|The Frankfurt-Tipp rating:|
|Production country:||Großbritannien 2020|
|Running time:||Approx 107 mins|
London in 1970: It's not just in her studies that Sally Alexander (Keira Knightley) realizes day by day that she is constantly disadvantaged as a woman. Even though the methods of the emerging women's movement seem a bit radical to her, she comes to the conclusion that perhaps radical methods are needed to really make a difference. So she joins a group led by the rebellious Jo Robinson (Jessie Buckley), who has already picked a target for their protest: The annual "Miss World" pageant, which this year will be held in London. As contestants prepare to appear on the TV event of the year in front of 100 million viewers, the women of the "Women's Liberation Movement" plan a special action during the show hosted by comedian Bop Hope (Greg Kinnear) to finally wake up the world. But they overlook the fact that for some contestants, like underdog Miss Grenada (Gugu Mbatha-Raw), the competition means the opportunity to make a real difference in their country as women - even if they have to pose in swimsuits to do it.
"The Pageant"is based on true events during the TV broadcast of the 1970 "Miss World" pageant. Director Philippa Lowthorpe, who became the first woman to win a BAFTA in the television category for her work on the acclaimed series "Call the Midwife - Call of Life, manages very well not to present the events in too one-sided a way. It would have been easy to focus only on the struggle of the women's movement. But since the other side is also illuminated from the point of view of some of the participants, it can also become clear that this competition, with all the justified criticism, can also be an important tool for the difficult path to equality.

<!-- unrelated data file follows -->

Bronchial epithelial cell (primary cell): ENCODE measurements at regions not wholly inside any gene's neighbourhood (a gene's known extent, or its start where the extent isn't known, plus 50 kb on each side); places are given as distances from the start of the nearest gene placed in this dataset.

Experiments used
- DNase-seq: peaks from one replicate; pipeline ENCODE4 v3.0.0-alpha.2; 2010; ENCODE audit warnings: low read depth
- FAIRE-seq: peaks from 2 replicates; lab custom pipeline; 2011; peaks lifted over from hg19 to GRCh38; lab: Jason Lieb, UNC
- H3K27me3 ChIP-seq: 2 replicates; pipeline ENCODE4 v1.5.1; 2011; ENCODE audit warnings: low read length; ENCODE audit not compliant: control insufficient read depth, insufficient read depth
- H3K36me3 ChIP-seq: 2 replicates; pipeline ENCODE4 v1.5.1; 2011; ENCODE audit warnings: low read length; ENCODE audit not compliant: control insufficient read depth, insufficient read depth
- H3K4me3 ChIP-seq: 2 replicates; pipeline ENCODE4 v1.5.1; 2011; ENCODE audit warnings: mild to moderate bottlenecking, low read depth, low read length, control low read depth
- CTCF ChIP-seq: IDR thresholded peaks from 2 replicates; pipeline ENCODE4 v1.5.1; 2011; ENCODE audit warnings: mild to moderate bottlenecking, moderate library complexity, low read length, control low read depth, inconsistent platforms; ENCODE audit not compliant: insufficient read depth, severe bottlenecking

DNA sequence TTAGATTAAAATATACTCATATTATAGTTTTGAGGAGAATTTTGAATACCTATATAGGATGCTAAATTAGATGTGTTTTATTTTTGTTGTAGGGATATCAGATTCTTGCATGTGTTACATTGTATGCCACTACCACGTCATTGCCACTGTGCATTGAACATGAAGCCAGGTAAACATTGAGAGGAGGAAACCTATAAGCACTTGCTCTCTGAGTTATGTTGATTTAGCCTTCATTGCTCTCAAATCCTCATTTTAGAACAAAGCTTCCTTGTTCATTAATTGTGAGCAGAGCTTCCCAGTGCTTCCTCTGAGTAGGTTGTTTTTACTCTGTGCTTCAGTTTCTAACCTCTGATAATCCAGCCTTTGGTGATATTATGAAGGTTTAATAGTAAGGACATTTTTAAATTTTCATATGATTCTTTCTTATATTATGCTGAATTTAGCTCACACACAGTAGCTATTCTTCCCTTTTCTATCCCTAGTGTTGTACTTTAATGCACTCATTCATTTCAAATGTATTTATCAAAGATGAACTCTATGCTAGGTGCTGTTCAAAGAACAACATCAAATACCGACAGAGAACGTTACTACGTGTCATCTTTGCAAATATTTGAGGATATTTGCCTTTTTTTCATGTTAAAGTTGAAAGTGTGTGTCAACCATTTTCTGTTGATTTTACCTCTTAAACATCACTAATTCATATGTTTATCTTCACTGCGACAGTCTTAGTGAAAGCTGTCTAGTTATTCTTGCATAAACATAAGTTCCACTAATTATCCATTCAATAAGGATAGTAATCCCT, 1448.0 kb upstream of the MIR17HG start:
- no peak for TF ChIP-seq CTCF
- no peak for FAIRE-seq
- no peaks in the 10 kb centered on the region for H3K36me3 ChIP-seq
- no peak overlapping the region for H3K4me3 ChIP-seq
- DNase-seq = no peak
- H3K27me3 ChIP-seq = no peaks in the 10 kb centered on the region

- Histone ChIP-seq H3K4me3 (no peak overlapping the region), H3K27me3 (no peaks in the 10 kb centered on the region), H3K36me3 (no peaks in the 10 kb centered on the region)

It is also pleasant that the film does not work too intensively with the raised forefinger, but lets light, comedic aspects come into play again and again. From time to time this seems a little bit striking - for example when Greg Kinnear as Bob Hope degenerates to a sexist joke figure. Overall, however, the mixture of humorous lightness and serious message is really well done. Especially a conversation between Sally and Jennifer aka Miss Grenada transports this very well to the audience and makes not only Sally but also the audience think.
"The Pageant" is a charming, yet also quite conventional film. It is light on its feet, yet never flatly staged and superbly acted. Nevertheless, in the end the feeling remains that something more could have been taken out of the material. Really worth watching here, however, is the end credits, which juxtapose the actresses with their real-life role models and reveal what became of the women after the events of 1970 - which brings with it some really exciting information. If you like entertaining films about strong women, you can safely partake in this "miscellany". Worth seeing!
An article by Frankfurt-Tipp